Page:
Today my mom is having cataract surgery. “A simple procedure, out-patient, and takes only an hour or so. Afterwards a few days of patching, frequent drops, no lifting heavy objects. Done. She will be able to see nearly normal again.”
But it is not a simple procedure, to see again. When our family was on the South Pacific island of Samoa (part of the United States since the early 1900’s), Bill was donating a summer of time as hospital pediatrician. Our “compound neighbors” were a young family from northern California. The husband was an opthamalogist donating his time and skills. We were often invited to come along with them when a Samoan chief was hosting a celebration – a fia-fia – to thank the eye doctor for restoring vision. A miracle. To see again. Our children were disgusted to watch whole roasted pigs being carried into the serving area – again. Bill and I were impressed with the precious gifts bestowed on Dr. Davis. Women danced and sang as they circled around the guests, holding up high their quilt-sized tapa cloths. Each cloth represented days of pounding bark into cloth and then hours of painting traditional designs.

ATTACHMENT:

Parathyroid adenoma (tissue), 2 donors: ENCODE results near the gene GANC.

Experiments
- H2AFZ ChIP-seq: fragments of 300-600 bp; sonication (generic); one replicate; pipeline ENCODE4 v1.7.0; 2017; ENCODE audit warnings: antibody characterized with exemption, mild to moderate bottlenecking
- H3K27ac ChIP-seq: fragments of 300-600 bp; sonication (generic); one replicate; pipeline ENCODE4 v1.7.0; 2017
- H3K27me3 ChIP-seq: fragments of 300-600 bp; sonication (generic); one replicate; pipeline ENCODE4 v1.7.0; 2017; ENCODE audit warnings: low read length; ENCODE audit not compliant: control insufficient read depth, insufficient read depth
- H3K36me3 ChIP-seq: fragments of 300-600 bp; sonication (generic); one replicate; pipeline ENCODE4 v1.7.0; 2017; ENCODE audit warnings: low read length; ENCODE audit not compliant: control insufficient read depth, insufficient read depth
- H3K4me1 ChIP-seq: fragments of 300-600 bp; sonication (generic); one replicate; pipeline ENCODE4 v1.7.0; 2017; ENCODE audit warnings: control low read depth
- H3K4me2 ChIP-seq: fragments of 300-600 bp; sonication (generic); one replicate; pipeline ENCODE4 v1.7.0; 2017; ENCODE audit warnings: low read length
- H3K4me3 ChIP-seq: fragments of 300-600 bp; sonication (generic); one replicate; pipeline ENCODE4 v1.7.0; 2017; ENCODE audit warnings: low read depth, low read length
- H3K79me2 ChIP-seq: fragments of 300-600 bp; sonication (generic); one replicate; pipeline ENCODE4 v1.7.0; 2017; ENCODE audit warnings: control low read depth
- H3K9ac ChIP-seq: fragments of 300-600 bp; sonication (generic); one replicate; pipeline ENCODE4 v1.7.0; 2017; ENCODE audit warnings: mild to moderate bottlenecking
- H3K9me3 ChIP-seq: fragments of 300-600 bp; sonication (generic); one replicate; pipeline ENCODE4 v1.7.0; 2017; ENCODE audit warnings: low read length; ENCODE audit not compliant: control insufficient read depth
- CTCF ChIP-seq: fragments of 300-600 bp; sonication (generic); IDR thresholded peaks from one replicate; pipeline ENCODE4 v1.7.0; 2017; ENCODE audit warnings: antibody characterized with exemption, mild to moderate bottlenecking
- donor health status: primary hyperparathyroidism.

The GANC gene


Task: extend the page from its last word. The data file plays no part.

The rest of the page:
The gift of sight.
Many years later when we were working on the island of Saipan, another distant part of the United States, Bill was invited as the one white guest to accompany a traditional sailing from the distant Micronesian island of Puluwat to Saipan. One of the key navigators, a very old chief, Manipei, was nearly blind because of cataracts. Throughout the days of sailing, this old chief sat on the outrigger night after night watching the sky and adjusting the canoe’s route. The ocean journey was successful. Landing was made. Afterwards the hospital’s eye doctor offered to do the simple surgical procedure, remove cataracts, so Manipei’s vision could be restored to near normal.
The old navigator refused. He was afraid he might never see the stars again.
May my mom’s surgery go easily and well. May I remember from time to time how wonderful it is to see.